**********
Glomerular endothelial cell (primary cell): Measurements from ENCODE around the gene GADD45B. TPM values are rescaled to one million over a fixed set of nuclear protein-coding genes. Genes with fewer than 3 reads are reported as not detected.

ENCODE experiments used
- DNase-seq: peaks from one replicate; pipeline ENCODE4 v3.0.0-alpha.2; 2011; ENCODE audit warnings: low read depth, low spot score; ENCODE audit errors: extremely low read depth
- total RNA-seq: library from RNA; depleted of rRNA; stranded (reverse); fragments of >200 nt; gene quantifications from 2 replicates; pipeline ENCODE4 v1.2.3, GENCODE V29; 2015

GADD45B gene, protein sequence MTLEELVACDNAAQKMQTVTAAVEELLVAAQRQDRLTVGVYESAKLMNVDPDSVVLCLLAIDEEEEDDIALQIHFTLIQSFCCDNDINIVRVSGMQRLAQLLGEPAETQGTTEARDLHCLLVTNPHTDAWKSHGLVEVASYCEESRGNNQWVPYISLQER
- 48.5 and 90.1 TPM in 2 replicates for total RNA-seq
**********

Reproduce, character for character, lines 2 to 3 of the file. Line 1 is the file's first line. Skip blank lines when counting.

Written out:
ENCODE experiments used
- DNase-seq: peaks from one replicate; pipeline ENCODE4 v3.0.0-alpha.2; 2011; ENCODE audit warnings: low read depth, low spot score; ENCODE audit errors: extremely low read depth